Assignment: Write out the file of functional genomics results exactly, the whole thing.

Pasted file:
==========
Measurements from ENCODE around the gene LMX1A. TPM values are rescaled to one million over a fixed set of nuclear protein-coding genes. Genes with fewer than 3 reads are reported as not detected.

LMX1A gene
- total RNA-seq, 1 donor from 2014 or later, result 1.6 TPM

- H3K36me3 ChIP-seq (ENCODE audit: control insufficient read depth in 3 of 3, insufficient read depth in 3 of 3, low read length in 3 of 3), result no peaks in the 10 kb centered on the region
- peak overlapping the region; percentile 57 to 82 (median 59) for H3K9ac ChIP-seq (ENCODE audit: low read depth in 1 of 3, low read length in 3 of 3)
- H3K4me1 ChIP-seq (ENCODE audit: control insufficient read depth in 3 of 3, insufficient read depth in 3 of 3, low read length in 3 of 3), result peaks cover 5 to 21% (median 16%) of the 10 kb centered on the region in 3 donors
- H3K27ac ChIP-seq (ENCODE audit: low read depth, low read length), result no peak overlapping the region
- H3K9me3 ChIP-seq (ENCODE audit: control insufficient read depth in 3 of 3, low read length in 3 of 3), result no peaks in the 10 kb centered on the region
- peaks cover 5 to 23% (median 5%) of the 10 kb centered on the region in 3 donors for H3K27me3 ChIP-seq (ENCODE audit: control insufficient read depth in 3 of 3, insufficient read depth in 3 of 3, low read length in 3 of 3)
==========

Measurements from ENCODE around the gene LMX1A. TPM values are rescaled to one million over a fixed set of nuclear protein-coding genes. Genes with fewer than 3 reads are reported as not detected.

LMX1A gene
- total RNA-seq, 1 donor from 2014 or later, result 1.6 TPM

- H3K36me3 ChIP-seq (ENCODE audit: control insufficient read depth in 3 of 3, insufficient read depth in 3 of 3, low read length in 3 of 3), result no peaks in the 10 kb centered on the region
- peak overlapping the region; percentile 57 to 82 (median 59) for H3K9ac ChIP-seq (ENCODE audit: low read depth in 1 of 3, low read length in 3 of 3)
- H3K4me1 ChIP-seq (ENCODE audit: control insufficient read depth in 3 of 3, insufficient read depth in 3 of 3, low read length in 3 of 3), result peaks cover 5 to 21% (median 16%) of the 10 kb centered on the region in 3 donors
- H3K27ac ChIP-seq (ENCODE audit: low read depth, low read length), result no peak overlapping the region
- H3K9me3 ChIP-seq (ENCODE audit: control insufficient read depth in 3 of 3, low read length in 3 of 3), result no peaks in the 10 kb centered on the region
- peaks cover 5 to 23% (median 5%) of the 10 kb centered on the region in 3 donors for H3K27me3 ChIP-seq (ENCODE audit: control insufficient read depth in 3 of 3, insufficient read depth in 3 of 3, low read length in 3 of 3)